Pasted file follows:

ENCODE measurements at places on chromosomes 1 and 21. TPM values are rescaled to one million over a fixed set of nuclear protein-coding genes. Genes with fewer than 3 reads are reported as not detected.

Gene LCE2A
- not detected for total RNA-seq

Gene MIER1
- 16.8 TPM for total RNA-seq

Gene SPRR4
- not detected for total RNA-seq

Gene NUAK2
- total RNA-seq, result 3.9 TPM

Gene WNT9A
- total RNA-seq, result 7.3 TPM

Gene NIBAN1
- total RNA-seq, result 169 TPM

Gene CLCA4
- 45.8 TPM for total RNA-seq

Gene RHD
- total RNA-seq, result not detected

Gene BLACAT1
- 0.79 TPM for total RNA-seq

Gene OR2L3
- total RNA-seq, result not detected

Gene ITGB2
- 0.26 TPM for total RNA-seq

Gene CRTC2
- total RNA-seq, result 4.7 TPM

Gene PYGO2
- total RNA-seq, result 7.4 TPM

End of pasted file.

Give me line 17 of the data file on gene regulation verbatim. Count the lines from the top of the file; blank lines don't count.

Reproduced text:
- total RNA-seq, result not detected